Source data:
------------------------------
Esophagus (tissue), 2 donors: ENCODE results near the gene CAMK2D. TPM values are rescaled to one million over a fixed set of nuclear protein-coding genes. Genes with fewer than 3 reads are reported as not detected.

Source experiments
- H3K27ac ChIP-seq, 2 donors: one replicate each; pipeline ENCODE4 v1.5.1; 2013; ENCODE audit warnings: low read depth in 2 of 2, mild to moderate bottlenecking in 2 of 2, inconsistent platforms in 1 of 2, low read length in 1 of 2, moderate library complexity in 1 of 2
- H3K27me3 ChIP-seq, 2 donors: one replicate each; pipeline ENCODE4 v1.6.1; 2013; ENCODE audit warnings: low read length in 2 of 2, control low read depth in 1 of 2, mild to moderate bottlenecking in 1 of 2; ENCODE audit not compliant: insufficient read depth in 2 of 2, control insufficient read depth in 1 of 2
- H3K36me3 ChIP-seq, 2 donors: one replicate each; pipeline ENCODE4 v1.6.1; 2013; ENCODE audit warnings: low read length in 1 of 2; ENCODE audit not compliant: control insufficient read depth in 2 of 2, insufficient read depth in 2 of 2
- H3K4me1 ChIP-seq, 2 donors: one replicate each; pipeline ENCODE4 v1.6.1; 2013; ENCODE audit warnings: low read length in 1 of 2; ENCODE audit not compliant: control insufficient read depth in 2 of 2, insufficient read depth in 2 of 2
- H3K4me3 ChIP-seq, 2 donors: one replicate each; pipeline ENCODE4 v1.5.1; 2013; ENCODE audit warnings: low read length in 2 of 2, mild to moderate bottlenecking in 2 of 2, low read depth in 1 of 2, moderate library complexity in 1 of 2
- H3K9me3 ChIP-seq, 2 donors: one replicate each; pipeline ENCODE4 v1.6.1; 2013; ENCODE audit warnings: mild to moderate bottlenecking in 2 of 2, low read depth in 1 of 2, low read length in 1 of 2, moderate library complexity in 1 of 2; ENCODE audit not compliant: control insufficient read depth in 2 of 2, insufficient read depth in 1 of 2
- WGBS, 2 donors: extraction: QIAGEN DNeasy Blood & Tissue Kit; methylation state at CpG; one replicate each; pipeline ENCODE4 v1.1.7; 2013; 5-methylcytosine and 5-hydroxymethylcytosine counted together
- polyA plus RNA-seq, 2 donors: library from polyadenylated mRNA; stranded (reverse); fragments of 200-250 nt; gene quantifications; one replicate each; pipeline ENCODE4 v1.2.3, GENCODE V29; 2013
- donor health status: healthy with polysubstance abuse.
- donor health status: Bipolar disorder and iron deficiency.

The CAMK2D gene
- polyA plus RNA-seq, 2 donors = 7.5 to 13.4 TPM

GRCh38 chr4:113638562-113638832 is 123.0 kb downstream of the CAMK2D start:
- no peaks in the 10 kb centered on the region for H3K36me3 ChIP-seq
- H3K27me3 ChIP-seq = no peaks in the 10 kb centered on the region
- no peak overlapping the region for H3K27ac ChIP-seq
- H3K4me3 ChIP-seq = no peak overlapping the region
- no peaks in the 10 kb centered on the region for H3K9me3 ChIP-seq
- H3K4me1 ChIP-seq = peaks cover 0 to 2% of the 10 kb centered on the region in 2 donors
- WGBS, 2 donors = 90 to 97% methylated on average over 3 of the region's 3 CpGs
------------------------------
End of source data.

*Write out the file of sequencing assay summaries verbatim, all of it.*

Esophagus (tissue), 2 donors: ENCODE results near the gene CAMK2D. TPM values are rescaled to one million over a fixed set of nuclear protein-coding genes. Genes with fewer than 3 reads are reported as not detected.

Source experiments
- H3K27ac ChIP-seq, 2 donors: one replicate each; pipeline ENCODE4 v1.5.1; 2013; ENCODE audit warnings: low read depth in 2 of 2, mild to moderate bottlenecking in 2 of 2, inconsistent platforms in 1 of 2, low read length in 1 of 2, moderate library complexity in 1 of 2
- H3K27me3 ChIP-seq, 2 donors: one replicate each; pipeline ENCODE4 v1.6.1; 2013; ENCODE audit warnings: low read length in 2 of 2, control low read depth in 1 of 2, mild to moderate bottlenecking in 1 of 2; ENCODE audit not compliant: insufficient read depth in 2 of 2, control insufficient read depth in 1 of 2
- H3K36me3 ChIP-seq, 2 donors: one replicate each; pipeline ENCODE4 v1.6.1; 2013; ENCODE audit warnings: low read length in 1 of 2; ENCODE audit not compliant: control insufficient read depth in 2 of 2, insufficient read depth in 2 of 2
- H3K4me1 ChIP-seq, 2 donors: one replicate each; pipeline ENCODE4 v1.6.1; 2013; ENCODE audit warnings: low read length in 1 of 2; ENCODE audit not compliant: control insufficient read depth in 2 of 2, insufficient read depth in 2 of 2
- H3K4me3 ChIP-seq, 2 donors: one replicate each; pipeline ENCODE4 v1.5.1; 2013; ENCODE audit warnings: low read length in 2 of 2, mild to moderate bottlenecking in 2 of 2, low read depth in 1 of 2, moderate library complexity in 1 of 2
- H3K9me3 ChIP-seq, 2 donors: one replicate each; pipeline ENCODE4 v1.6.1; 2013; ENCODE audit warnings: mild to moderate bottlenecking in 2 of 2, low read depth in 1 of 2, low read length in 1 of 2, moderate library complexity in 1 of 2; ENCODE audit not compliant: control insufficient read depth in 2 of 2, insufficient read depth in 1 of 2
- WGBS, 2 donors: extraction: QIAGEN DNeasy Blood & Tissue Kit; methylation state at CpG; one replicate each; pipeline ENCODE4 v1.1.7; 2013; 5-methylcytosine and 5-hydroxymethylcytosine counted together
- polyA plus RNA-seq, 2 donors: library from polyadenylated mRNA; stranded (reverse); fragments of 200-250 nt; gene quantifications; one replicate each; pipeline ENCODE4 v1.2.3, GENCODE V29; 2013
- donor health status: healthy with polysubstance abuse.
- donor health status: Bipolar disorder and iron deficiency.

The CAMK2D gene
- polyA plus RNA-seq, 2 donors = 7.5 to 13.4 TPM

GRCh38 chr4:113638562-113638832 is 123.0 kb downstream of the CAMK2D start:
- no peaks in the 10 kb centered on the region for H3K36me3 ChIP-seq
- H3K27me3 ChIP-seq = no peaks in the 10 kb centered on the region
- no peak overlapping the region for H3K27ac ChIP-seq
- H3K4me3 ChIP-seq = no peak overlapping the region
- no peaks in the 10 kb centered on the region for H3K9me3 ChIP-seq
- H3K4me1 ChIP-seq = peaks cover 0 to 2% of the 10 kb centered on the region in 2 donors
- WGBS, 2 donors = 90 to 97% methylated on average over 3 of the region's 3 CpGs